Survivor Winners at War episode 8 merge recap: Here’s to you

Photo: Robert Voets/CBS Entertainment ©2020 CBS Broadcasting, Inc. All Rights Reserved
Photo: Robert Voets/CBS Entertainment ©2020 CBS Broadcasting, Inc. All Rights Reserved /

A hectic merge episode set up the first battle in the next stage of the war, as Survivor: Winners at War episode 8 brought back the anxious energy.

It never seems like we get enough time to dive into the merge. The notion is doubly true for Survivor: Winners at War, as the rush from the hopeless to the hopeful, the scramble to gain numbers, and the chaos that follows the Immunity Challenge is even more convoluted thanks to the Edge of Extinction Challenge.

That didn’t slow don’t the rollercoaster of the episode that followed, as the merge waits for no one.

Edge of Emotions

Speaking of the Edge, we begin with the players. Natalie, being the billionaire of the Edge, was able to buy an advantage in the Edge of Extinction Challenge, as well as an idol upon possible return to the game. Amber informally bequeathed her own token with Boston Rob so he could buy an advantage and an idol, as well, while everyone else seemed to be on an even keel (minus the peanut butter calories in Tyson’s stomach).

After the usual hurrah of dropping your buffs, we once again got the usual song and dance of making us feel bad for the Edgers, with even Tyson able to shed some tears as he balanced the will to stay and seeing his daughters at home. Boston Rob even through some subtle shade at Sandra, stating these old-schoolers weren’t about to give up.

Middle Edge of Extinction Challenge Survivor Winners at War episode 8 merge
Photo: Robert Voets/CBS Entertainment ©2020 CBS Broadcasting, Inc. All Rights Reserved /

Parvati, Yul, and Amber were the only ones not to buy an advantage in the same Edge of Extinction Challenge seen in the titular season, meaning they needed to dig for the string needed to fashion a pole to retrieve a key from behind a gate. It was honestly almost essential for the players hoping to come back, as each bag was buried Kaoh Rong levels of deep (in a smaller arena).

Boston Rob was the first to make his poll and retrieve his key, giving him a humungous leg up over the competition. Tyson and Natalie were quick to follow, but Yul beasted past most others and caught up to the rest heading into the vital snake maze. With just one ball to maneuver and a narrow beam to balance on, most of the players dipped up and around the bottom of the maze.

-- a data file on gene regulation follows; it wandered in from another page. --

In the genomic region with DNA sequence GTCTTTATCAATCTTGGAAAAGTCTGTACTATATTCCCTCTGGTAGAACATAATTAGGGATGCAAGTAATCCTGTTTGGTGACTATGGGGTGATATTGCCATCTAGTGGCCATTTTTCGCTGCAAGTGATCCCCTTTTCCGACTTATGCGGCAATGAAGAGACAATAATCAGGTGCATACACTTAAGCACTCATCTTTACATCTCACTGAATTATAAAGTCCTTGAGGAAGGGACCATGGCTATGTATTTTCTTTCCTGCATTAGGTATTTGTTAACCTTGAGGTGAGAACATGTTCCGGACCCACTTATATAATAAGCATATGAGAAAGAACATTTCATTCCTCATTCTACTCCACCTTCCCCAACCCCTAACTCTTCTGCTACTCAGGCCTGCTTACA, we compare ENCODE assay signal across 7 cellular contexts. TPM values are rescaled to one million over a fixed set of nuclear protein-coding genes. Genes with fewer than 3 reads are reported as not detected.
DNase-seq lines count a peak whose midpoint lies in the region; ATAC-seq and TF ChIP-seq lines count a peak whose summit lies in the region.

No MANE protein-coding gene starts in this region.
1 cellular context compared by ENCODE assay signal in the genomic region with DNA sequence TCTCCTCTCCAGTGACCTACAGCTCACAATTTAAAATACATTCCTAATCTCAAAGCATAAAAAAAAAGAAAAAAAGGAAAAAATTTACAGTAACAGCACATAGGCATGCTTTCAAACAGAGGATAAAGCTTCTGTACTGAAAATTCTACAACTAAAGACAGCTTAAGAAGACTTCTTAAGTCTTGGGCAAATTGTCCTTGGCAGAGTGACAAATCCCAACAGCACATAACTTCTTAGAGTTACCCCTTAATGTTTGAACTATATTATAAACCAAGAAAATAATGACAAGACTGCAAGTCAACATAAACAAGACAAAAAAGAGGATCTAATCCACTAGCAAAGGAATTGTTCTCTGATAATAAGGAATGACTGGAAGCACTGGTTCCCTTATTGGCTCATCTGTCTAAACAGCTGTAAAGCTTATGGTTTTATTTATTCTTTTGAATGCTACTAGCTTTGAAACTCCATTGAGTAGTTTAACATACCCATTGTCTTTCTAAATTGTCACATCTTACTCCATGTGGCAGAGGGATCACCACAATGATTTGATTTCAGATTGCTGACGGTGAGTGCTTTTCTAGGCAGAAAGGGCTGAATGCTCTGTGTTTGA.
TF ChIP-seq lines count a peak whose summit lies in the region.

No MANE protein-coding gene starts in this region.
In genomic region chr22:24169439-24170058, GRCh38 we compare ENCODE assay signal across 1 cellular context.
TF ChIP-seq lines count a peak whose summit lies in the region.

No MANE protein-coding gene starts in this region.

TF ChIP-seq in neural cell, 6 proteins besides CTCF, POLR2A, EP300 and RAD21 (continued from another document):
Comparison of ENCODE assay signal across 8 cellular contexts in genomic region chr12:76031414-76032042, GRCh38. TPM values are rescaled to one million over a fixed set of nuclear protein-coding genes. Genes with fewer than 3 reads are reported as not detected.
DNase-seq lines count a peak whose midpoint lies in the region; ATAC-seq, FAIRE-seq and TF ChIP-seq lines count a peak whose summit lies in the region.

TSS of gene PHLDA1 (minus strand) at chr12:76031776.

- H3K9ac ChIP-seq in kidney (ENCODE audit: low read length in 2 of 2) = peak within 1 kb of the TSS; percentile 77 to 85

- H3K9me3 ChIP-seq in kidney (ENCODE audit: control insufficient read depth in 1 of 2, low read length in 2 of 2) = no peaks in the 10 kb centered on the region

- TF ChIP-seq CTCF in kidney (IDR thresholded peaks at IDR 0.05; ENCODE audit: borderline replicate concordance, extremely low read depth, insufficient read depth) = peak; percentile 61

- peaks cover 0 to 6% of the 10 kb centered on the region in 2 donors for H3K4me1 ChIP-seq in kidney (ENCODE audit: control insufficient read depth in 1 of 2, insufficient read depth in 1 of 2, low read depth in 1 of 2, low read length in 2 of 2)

Tyson was the most daring of the competitors, as he made quick moves to make up for lost time. However, coming up the final stretch towards the head, he was neck and neck with Boston Rob, both hovering so close to victory. The former pro cyclist and NCAA swimmer outwitted, outplayed, and outlasted the competition, inching past Boston Rob and earning his spot back in the game.

First We Feast

With twelve players set reunited into a group of one, we entered the merge feast with everyone hungry for more, whether it’s power or advantages found on the new fire token menu. Denise regaled everyone with her story of dethroning the queen, which quickly became the reason for others to possibly vote her out. Never tell others that you are the one with the biggest resume at the merge!

Michele Denise Sophie Survivor Winners at War episode 8
Photo: Robert Voets/CBS Entertainment ©2020 CBS Broadcasting, Inc. All Rights Reserved /

Jockeying for position is important at the merge, as we saw players quickly trying to establish relationships. Wendell established the Sele core as a group alliance, but he was quick to reconnect with Jeremy. It was more of an intel-sharing experience, as the Second Chance winner learned that if he could replace Nick, he could take that spot and establish another threat shield.

Tyson understood himself in the position as the odd man out, as his threat level as well as his placement as the only old-school player left in the game as a reason to vote him out. He also has the experience to know to get ahead of it, as we finally saw something we wished to happen in Game Changers occur; the big threats like Tony, Ben (?), Jeremy, and others opted to come together to take out the “sleepers.”

Come Again Another Day

Day 21 took the wind out of many players’ sails, as the cold rain seemed to dampen the spirits of everyone not named Adam, who fought through a cyclone in the first few days of his winning season. It led to minimal conversations outside of the established threats of Denise and Nick, with targets growing through inactivity.

As mentioned earlier, the game waits for nobody, as the Immunity Challenge came during the middle of a cold downpour. Poor Sophie was clattering her teeth as Jeff Probst introduced a classic challenge; sit on a wooden pole as long as you can. A new wrinkle; individual winners this season will also get a fire token, and there would be a male and female winner for the first challenge.